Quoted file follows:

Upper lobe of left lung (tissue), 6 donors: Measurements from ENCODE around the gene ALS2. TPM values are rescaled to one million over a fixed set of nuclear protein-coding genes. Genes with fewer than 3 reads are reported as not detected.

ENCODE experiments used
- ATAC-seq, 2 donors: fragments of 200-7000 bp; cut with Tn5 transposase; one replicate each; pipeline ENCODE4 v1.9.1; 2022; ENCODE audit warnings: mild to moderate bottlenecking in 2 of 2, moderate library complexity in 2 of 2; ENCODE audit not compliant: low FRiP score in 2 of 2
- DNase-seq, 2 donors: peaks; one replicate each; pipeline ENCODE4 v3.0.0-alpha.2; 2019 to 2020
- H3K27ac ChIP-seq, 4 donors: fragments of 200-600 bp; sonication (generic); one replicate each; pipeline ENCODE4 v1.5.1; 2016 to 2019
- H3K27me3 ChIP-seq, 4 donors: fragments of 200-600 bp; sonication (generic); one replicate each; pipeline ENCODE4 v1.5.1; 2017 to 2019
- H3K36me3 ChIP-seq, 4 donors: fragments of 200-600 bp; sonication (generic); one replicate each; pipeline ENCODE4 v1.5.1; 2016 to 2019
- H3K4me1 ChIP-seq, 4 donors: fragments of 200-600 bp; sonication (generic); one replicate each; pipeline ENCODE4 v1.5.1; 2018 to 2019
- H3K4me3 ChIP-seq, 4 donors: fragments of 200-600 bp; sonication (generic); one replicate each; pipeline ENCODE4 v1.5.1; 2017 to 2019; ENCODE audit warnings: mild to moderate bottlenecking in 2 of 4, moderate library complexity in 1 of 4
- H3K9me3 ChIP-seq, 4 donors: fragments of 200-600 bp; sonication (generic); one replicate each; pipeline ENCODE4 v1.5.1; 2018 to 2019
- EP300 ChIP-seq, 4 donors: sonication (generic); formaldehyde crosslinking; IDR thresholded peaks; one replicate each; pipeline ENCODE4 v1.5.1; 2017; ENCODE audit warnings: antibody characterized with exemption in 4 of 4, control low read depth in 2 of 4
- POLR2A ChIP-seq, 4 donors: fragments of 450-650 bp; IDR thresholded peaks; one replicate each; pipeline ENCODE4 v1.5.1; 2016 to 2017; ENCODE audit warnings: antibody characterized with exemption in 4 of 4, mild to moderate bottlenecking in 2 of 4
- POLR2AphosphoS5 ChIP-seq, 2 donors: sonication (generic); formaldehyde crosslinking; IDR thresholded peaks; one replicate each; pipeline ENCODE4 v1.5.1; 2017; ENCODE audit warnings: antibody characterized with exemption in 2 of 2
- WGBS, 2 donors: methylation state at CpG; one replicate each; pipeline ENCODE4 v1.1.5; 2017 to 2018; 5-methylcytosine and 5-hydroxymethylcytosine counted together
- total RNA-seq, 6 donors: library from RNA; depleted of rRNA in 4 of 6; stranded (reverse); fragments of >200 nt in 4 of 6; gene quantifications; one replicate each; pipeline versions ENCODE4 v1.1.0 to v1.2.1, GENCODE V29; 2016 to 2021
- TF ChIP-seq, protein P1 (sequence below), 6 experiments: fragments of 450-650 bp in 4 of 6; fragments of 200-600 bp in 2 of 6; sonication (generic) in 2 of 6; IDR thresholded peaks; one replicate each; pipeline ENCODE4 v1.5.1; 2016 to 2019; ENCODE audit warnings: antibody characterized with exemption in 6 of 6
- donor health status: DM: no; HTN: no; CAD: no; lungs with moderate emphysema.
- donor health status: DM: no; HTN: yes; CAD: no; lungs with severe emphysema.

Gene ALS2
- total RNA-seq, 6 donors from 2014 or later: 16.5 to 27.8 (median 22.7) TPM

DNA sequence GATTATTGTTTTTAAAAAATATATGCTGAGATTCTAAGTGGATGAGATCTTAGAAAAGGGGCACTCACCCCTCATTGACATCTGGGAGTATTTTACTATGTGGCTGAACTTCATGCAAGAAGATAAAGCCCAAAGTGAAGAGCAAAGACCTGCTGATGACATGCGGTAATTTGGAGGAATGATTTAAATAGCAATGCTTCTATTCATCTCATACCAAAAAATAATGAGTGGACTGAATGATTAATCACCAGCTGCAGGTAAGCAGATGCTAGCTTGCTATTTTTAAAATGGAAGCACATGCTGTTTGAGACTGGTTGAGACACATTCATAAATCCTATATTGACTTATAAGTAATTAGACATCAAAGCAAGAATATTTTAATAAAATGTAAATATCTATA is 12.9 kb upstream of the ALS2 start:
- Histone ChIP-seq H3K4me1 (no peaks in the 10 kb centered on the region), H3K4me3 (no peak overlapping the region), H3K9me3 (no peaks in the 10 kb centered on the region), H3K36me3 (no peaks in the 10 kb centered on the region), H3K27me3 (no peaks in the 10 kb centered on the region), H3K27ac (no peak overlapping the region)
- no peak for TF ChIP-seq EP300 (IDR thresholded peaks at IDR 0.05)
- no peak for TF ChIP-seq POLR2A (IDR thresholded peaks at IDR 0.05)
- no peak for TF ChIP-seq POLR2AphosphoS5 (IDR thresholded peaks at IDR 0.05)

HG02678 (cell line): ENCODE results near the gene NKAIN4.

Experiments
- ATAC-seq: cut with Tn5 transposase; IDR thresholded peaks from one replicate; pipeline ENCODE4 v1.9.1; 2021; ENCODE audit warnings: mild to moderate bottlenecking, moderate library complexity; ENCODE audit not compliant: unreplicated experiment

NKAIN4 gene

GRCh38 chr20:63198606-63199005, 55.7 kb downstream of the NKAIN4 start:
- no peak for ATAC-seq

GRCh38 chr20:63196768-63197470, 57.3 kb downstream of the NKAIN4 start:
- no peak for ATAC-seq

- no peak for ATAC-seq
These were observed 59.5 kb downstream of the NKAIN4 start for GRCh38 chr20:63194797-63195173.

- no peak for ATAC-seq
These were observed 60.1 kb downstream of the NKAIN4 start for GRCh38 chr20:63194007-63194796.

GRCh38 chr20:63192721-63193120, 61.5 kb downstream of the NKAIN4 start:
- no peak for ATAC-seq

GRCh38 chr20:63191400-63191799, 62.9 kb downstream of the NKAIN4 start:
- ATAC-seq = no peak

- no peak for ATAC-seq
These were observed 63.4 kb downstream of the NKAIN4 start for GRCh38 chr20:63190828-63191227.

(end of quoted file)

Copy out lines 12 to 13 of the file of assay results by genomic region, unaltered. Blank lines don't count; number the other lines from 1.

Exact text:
- POLR2A ChIP-seq, 4 donors: fragments of 450-650 bp; IDR thresholded peaks; one replicate each; pipeline ENCODE4 v1.5.1; 2016 to 2017; ENCODE audit warnings: antibody characterized with exemption in 4 of 4, mild to moderate bottlenecking in 2 of 4
- POLR2AphosphoS5 ChIP-seq, 2 donors: sonication (generic); formaldehyde crosslinking; IDR thresholded peaks; one replicate each; pipeline ENCODE4 v1.5.1; 2017; ENCODE audit warnings: antibody characterized with exemption in 2 of 2